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How to test Logjam Attack (CVE-2015-4000) and fix

How to test Logjam Attack (CVE-2015-4000) and fix

Geek Flare Blog post is sponsored by Netsparker Web Application Security Scanner.

How to fix Logjam vulnerability in Apache HTTP & Nginx web server


Logjam vulnerability is found in TLS libraries (EXPORT cipher) on 20th May 2015 by team of computer scientists at CNRS, Inria Nancy-Grand Est, Inria Paris-Rocquencourt, Microsoft Research, Johns Hopkins University, University of Michigan, and the University of Pennsylvania: David Adrian, Karthikeyan Bhargavan, Zakir Durumeric,Pierrick GaudryMatthew GreenJ. Alex HaldermanNadia HeningerDrew SpringallEmmanuel ThoméLuke ValentaBenjamin VanderSloot,Eric WustrowSantiago Zanella-Beguelin, and Paul Zimmermann.

The Logjam vulnerability helps attacker (man-in-the-middle) to downgrade TLS connections to 512-bit export-grade cryptography.

This helps an attacker to read and modify any data transmitted over the network connection.

You see, this is dangerous as an attacker can read credit card or sensitive information if your application is vulnerable to Logjam. This reminds me FREAK attack.

Logjam vulnerability can be on any protocols like HTTPS, SSH, IPSec, SMTP that leverage on TLS.

As of 24th May, there are 8.4% of top 1 million domains are affected by Logjam vulnerability. Let’s take a look at below stats taken on 24th May.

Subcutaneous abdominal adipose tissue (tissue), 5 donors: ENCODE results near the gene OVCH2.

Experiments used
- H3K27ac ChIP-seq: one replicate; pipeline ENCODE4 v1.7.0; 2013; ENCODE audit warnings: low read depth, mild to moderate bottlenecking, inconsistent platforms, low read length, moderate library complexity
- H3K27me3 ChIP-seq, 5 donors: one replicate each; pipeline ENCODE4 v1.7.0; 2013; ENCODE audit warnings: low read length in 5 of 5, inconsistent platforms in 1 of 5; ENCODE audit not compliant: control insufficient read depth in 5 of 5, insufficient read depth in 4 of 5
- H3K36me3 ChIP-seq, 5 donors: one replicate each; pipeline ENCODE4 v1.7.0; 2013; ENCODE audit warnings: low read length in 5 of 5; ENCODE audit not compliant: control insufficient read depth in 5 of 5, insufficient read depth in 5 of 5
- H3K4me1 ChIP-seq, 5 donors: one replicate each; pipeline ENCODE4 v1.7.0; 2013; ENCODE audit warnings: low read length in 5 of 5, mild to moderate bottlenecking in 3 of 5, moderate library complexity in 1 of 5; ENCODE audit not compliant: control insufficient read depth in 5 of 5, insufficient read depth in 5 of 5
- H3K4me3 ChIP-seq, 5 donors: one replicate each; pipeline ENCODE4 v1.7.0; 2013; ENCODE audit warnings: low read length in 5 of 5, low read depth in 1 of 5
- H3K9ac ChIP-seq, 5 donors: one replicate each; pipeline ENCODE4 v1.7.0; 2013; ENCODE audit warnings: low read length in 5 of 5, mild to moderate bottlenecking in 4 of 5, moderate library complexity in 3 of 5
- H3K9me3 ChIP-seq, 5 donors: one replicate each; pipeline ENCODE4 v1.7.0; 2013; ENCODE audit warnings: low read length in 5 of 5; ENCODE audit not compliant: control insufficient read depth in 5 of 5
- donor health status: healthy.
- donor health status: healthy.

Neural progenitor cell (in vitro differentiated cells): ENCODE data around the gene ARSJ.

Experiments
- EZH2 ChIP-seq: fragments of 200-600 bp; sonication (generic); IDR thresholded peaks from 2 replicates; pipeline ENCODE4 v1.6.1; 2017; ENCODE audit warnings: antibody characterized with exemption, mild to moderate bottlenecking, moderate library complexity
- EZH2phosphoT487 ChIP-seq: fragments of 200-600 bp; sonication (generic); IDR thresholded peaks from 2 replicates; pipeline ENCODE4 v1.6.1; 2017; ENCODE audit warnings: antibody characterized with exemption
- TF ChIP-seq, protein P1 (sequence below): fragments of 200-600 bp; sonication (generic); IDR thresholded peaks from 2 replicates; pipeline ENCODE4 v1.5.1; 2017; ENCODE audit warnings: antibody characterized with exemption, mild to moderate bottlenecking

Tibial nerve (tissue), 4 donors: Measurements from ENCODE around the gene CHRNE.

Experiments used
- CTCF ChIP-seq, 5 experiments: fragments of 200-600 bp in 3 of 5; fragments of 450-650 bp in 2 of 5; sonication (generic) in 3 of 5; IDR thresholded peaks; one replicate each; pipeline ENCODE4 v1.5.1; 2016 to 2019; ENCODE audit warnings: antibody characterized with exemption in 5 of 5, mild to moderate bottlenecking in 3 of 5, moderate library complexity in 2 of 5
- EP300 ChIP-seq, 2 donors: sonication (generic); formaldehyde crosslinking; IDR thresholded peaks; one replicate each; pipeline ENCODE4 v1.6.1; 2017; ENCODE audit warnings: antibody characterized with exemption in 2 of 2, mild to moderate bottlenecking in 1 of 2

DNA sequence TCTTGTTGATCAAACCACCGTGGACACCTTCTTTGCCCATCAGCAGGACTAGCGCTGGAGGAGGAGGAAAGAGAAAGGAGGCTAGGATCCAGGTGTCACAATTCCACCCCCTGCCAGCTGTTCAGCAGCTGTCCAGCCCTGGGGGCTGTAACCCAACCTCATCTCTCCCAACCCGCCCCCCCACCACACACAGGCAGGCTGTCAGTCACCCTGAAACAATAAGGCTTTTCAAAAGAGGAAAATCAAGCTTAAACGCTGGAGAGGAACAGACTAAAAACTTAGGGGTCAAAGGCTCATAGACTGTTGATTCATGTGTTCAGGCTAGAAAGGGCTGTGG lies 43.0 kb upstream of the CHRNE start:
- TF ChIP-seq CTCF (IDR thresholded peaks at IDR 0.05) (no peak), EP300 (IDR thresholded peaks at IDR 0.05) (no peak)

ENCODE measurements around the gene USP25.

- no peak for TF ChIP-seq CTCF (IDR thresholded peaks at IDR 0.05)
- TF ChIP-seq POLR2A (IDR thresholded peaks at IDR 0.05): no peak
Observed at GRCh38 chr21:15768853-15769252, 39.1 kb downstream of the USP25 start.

Test if client (Browser) or Server (HTTPS) is vulnerable of Logjam

Client (Browser)

The easiest way to test would be to hit from the browser. If it’s safe, you will get Good news like below.


If not, you will get a warning like below.


Server (HTTPS)

You can perform a test on below URL against your website to check if it’s safe from Logjam attack.

Ex: tested against


Fix Logjam Attack Vulnerability

You can disable EXPORT cipher suits at respective web server configuration to mitigate this vulnerability.

Apache HTTP Server

Disable export cipher by adding following in SSL configuration file.

SSLCipherSuite !EXPORT

Restart Apache, and that’s all.


Add following in nginx.conf file

ssl_ciphers '!EXPORT';
#Note: - If you already have ssl_ciphers configured, you just need to add !EXPORT in existing line instead of adding new one.

You may also refer here to fix this in Sendmail, Tomcat, IIS, HAProxy, Lighthttpd, etc.

Checkout SUCURI for cloud-based web application security to add protection and improve the performance.

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Chandan Kumar
About Chandan
Chandan Kumar is the founder of Geek Flare. Learn more here and connect with him on Twitter.


  1. Thanks for the article.

    Just a minor correction. For Nginx, if you already have a ssl_ciphers line in your config, you can’t add in a second line. You have to add it to the line already there.

    Although I use the Intermediate compatibility suggested line located here:

    It already has the !export statement in there and I still fail the logjam test. Trying to figure out what the issue is now.

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